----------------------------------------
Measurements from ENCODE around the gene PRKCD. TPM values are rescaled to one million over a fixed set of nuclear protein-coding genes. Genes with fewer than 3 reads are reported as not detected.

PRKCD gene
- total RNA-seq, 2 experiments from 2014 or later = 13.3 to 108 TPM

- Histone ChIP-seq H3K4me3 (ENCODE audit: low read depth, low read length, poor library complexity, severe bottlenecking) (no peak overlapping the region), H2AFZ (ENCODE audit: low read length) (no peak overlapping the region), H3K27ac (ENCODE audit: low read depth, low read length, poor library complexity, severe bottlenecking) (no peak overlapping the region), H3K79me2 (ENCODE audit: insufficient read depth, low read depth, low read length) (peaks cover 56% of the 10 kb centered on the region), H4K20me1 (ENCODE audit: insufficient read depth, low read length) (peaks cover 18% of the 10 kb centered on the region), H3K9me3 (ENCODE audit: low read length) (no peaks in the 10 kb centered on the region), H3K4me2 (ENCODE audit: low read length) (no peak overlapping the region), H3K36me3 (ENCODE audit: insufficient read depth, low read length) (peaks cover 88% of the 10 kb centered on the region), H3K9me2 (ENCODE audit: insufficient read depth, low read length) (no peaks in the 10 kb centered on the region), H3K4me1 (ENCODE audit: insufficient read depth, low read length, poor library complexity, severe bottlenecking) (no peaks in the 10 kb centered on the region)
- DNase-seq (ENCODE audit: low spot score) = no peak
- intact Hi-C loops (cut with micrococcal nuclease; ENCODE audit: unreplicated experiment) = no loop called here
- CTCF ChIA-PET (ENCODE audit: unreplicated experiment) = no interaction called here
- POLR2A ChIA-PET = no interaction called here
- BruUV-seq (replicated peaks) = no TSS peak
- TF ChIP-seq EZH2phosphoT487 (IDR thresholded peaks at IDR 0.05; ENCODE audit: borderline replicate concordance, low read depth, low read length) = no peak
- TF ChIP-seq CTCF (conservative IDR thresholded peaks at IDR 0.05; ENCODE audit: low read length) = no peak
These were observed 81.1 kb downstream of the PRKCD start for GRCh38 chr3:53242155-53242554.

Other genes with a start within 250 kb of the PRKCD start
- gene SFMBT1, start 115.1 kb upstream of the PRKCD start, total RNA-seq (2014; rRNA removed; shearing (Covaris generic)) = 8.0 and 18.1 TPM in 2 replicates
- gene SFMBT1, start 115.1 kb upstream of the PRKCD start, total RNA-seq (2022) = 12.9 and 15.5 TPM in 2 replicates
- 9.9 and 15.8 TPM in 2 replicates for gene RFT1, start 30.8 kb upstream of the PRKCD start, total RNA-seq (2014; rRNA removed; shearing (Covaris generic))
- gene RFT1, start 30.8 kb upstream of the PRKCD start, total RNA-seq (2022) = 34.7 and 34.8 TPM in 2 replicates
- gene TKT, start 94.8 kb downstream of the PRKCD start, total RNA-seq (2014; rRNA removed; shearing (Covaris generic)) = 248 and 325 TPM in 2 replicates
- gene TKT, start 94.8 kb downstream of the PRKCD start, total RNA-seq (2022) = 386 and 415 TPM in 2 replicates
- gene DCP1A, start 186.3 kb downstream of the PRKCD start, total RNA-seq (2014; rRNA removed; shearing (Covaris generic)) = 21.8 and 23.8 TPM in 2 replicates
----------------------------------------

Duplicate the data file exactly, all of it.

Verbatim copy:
Measurements from ENCODE around the gene PRKCD. TPM values are rescaled to one million over a fixed set of nuclear protein-coding genes. Genes with fewer than 3 reads are reported as not detected.

PRKCD gene
- total RNA-seq, 2 experiments from 2014 or later = 13.3 to 108 TPM

- Histone ChIP-seq H3K4me3 (ENCODE audit: low read depth, low read length, poor library complexity, severe bottlenecking) (no peak overlapping the region), H2AFZ (ENCODE audit: low read length) (no peak overlapping the region), H3K27ac (ENCODE audit: low read depth, low read length, poor library complexity, severe bottlenecking) (no peak overlapping the region), H3K79me2 (ENCODE audit: insufficient read depth, low read depth, low read length) (peaks cover 56% of the 10 kb centered on the region), H4K20me1 (ENCODE audit: insufficient read depth, low read length) (peaks cover 18% of the 10 kb centered on the region), H3K9me3 (ENCODE audit: low read length) (no peaks in the 10 kb centered on the region), H3K4me2 (ENCODE audit: low read length) (no peak overlapping the region), H3K36me3 (ENCODE audit: insufficient read depth, low read length) (peaks cover 88% of the 10 kb centered on the region), H3K9me2 (ENCODE audit: insufficient read depth, low read length) (no peaks in the 10 kb centered on the region), H3K4me1 (ENCODE audit: insufficient read depth, low read length, poor library complexity, severe bottlenecking) (no peaks in the 10 kb centered on the region)
- DNase-seq (ENCODE audit: low spot score) = no peak
- intact Hi-C loops (cut with micrococcal nuclease; ENCODE audit: unreplicated experiment) = no loop called here
- CTCF ChIA-PET (ENCODE audit: unreplicated experiment) = no interaction called here
- POLR2A ChIA-PET = no interaction called here
- BruUV-seq (replicated peaks) = no TSS peak
- TF ChIP-seq EZH2phosphoT487 (IDR thresholded peaks at IDR 0.05; ENCODE audit: borderline replicate concordance, low read depth, low read length) = no peak
- TF ChIP-seq CTCF (conservative IDR thresholded peaks at IDR 0.05; ENCODE audit: low read length) = no peak
These were observed 81.1 kb downstream of the PRKCD start for GRCh38 chr3:53242155-53242554.

Other genes with a start within 250 kb of the PRKCD start
- gene SFMBT1, start 115.1 kb upstream of the PRKCD start, total RNA-seq (2014; rRNA removed; shearing (Covaris generic)) = 8.0 and 18.1 TPM in 2 replicates
- gene SFMBT1, start 115.1 kb upstream of the PRKCD start, total RNA-seq (2022) = 12.9 and 15.5 TPM in 2 replicates
- 9.9 and 15.8 TPM in 2 replicates for gene RFT1, start 30.8 kb upstream of the PRKCD start, total RNA-seq (2014; rRNA removed; shearing (Covaris generic))
- gene RFT1, start 30.8 kb upstream of the PRKCD start, total RNA-seq (2022) = 34.7 and 34.8 TPM in 2 replicates
- gene TKT, start 94.8 kb downstream of the PRKCD start, total RNA-seq (2014; rRNA removed; shearing (Covaris generic)) = 248 and 325 TPM in 2 replicates
- gene TKT, start 94.8 kb downstream of the PRKCD start, total RNA-seq (2022) = 386 and 415 TPM in 2 replicates
- gene DCP1A, start 186.3 kb downstream of the PRKCD start, total RNA-seq (2014; rRNA removed; shearing (Covaris generic)) = 21.8 and 23.8 TPM in 2 replicates